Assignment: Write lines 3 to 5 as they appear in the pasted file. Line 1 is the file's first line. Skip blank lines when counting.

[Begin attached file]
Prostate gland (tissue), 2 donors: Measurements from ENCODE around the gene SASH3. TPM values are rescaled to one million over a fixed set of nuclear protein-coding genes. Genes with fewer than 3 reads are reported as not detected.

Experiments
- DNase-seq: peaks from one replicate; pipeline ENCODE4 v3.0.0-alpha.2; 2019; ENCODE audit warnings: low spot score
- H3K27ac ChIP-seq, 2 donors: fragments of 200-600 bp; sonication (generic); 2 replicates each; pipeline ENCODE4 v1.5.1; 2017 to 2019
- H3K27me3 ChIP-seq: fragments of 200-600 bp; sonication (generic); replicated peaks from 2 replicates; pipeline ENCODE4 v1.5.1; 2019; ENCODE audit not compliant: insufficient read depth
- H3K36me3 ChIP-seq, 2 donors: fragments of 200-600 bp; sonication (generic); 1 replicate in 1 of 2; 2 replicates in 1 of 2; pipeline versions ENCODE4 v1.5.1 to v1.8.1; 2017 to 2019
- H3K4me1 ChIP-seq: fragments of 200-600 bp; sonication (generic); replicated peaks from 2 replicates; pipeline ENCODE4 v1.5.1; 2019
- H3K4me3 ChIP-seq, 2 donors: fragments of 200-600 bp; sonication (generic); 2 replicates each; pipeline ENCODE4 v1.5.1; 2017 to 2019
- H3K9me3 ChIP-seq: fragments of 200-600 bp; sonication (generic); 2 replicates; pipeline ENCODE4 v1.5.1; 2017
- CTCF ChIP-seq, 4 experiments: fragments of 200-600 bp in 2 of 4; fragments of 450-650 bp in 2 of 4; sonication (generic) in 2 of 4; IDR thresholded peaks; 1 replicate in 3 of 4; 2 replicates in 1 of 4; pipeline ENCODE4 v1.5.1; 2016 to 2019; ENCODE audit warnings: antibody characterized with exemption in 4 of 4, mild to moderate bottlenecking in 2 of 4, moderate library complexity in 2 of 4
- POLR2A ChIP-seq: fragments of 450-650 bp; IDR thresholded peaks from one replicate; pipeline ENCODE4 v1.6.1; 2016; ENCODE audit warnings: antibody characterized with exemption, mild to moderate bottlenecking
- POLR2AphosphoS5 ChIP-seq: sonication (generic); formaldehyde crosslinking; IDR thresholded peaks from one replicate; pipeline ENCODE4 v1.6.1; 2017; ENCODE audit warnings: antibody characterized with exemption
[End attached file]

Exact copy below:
- DNase-seq: peaks from one replicate; pipeline ENCODE4 v3.0.0-alpha.2; 2019; ENCODE audit warnings: low spot score
- H3K27ac ChIP-seq, 2 donors: fragments of 200-600 bp; sonication (generic); 2 replicates each; pipeline ENCODE4 v1.5.1; 2017 to 2019
- H3K27me3 ChIP-seq: fragments of 200-600 bp; sonication (generic); replicated peaks from 2 replicates; pipeline ENCODE4 v1.5.1; 2019; ENCODE audit not compliant: insufficient read depth